There is so much construction and renovation going on in Los Angeles right now a 50 square foot granite job in Van Nuys qualifies as a nuisance, even if you’re waving cash like a drunken bachelor at a strip club. The normal laws of business are in abeyance when it comes to stone work.
The first contractor to visit told us he was in the middle of a 25 slab bathroom renovation in Pasadena, “but he would squeeze us in”. Our kitchen was less than a single slab.
Of course we never heard from him again. We went through a series of estimates ranging from $1100 to $3900, which meant fabricators were making up numbers and hoping suckers would bite. Mostly, though, people didn’t call us back.
After some gentle and persistent nagging we manage to prevail upon someone to pick up our slab at the yard. Then we waited for work to begin. And waited.
We were doing dishes in the bathtub. Our leverage over the stoneworkers, even as paying customers, was effectively zero.
After six weeks the call came. The countertops were arriving in the morning. The Luises, Juan Luis and Jose Luis, were standing on the porch at 8am. Our finished pieces were in the back of their truck.
Complications ensued, as they say in comedy. The biggest of the pieces, the crucial L shaped one, had an overhang 3/4 of an inch too long. The cabinet drawers couldn’t open. Phone calls were made to the shop. It was suggested I make the countertop 3/4 of an inch higher to accommodate their screw up. I nixed the idea on principle, while dreading the idea of the countertop leaving the house, to return to a nuisance pile to be dealt with by the fabricator at a future date, unknown.
After much negotiation in Spanish it was decided Luis (Jose Luis) would resolve the matter on site.
They set up a table in the driveway, and he went to work, recutting and polishing the overhang in 106 degree heat. It took four hours in the full sun. I brought him water and chatted him up while he took breaks. Turns out we were neighbors.
He lives with his wife and daughter in an apartment on Sherman Way. He came from El Salvador 14 years ago, and started out sweeping floors at the granite yard. He swept for three years before they let him use the tools.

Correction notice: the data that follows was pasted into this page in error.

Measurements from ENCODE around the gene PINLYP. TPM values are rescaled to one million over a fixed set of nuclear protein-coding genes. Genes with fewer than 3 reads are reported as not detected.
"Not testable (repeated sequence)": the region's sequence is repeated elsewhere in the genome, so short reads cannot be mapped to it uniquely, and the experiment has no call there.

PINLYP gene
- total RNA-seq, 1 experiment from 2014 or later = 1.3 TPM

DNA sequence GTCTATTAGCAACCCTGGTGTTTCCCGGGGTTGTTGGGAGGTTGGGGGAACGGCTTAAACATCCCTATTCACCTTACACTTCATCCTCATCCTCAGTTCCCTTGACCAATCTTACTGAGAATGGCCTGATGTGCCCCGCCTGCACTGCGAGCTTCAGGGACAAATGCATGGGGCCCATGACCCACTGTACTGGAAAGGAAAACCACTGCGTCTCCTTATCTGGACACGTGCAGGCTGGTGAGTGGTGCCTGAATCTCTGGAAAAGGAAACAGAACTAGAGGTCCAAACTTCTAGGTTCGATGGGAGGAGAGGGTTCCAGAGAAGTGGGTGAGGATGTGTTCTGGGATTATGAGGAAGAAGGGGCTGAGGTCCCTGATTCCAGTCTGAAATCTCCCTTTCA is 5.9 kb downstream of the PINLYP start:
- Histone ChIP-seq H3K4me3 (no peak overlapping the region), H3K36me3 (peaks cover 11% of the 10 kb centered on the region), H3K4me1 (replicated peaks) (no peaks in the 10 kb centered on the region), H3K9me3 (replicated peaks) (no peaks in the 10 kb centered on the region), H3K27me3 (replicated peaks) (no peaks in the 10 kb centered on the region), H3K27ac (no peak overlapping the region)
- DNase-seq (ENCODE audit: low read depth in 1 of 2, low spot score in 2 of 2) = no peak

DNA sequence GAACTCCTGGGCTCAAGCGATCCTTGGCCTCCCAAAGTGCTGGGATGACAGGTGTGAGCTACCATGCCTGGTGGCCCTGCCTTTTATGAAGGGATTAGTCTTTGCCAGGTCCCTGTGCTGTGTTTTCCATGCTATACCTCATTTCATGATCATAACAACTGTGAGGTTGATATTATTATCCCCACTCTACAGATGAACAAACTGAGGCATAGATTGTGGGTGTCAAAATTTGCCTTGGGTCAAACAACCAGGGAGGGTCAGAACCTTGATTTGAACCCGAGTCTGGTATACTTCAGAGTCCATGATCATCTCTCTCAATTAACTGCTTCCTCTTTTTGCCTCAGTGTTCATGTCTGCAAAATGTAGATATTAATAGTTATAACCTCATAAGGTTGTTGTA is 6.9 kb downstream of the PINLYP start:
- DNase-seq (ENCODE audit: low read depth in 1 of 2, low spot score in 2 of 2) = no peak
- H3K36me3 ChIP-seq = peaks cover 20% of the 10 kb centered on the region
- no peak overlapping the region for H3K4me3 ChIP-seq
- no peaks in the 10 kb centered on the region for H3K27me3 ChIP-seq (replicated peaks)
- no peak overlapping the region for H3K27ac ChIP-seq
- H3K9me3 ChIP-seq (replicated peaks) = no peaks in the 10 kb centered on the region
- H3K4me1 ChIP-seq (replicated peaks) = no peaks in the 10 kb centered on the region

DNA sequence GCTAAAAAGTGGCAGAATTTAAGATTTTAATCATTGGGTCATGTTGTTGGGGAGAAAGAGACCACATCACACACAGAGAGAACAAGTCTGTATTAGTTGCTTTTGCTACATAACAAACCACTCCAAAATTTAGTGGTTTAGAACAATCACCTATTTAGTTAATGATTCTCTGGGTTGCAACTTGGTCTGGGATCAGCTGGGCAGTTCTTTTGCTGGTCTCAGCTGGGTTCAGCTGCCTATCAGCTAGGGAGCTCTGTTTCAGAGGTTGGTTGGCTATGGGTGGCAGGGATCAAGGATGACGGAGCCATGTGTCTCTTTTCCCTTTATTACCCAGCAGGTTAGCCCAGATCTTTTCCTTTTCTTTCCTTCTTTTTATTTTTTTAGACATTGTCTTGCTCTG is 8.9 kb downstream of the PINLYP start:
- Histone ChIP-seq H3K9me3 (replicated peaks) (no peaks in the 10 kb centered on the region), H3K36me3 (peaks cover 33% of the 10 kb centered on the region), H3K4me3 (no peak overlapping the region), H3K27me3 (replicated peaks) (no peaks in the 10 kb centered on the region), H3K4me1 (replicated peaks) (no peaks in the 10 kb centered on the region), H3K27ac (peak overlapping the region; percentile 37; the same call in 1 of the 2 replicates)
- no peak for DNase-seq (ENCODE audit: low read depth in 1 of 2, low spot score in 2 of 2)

Now he cuts and installs stone perpetually. He doesn’t mind the dust. He pays $2000 a month in rent and has a 14-year old who has to have the “good shoes”. He told me it hurts him when she speaks English when she comes home from school. He doesn’t smoke, doesn’t drink, doesn’t partake of drugs. To save money he drives a 2002 Mitsubishi. Too many Latinos blow their money on cars, and partying on the weekends. “Good for the economy, but bad for us.” Yet for all his el norte striving, he demands she speak Spanish in the house.
Sometimes other Latinos call him beaner. “Why can’t you speak English?”
In Central America he was picking cucumbers. In Los Angeles he has a trade which puts folding money in his pocket, and a daughter with a phone, surrounded by danger. “Ai, peligro! Peligro everywhere”. Spanish is his only hold on her.
Luis finished the edge detail by mid-afternoon. After a moment of suspense, our fancy new Ikea drawers opened with a perfect 1/8 inch of clearance, and with that, our upper-middle class pretentions for our working class stucco box were marginally closer to fruition, courtesy of El Salvador.
After he left I thought of the movie Breaking Away and wondered what would become of his English speaking, shoe-loving daughter.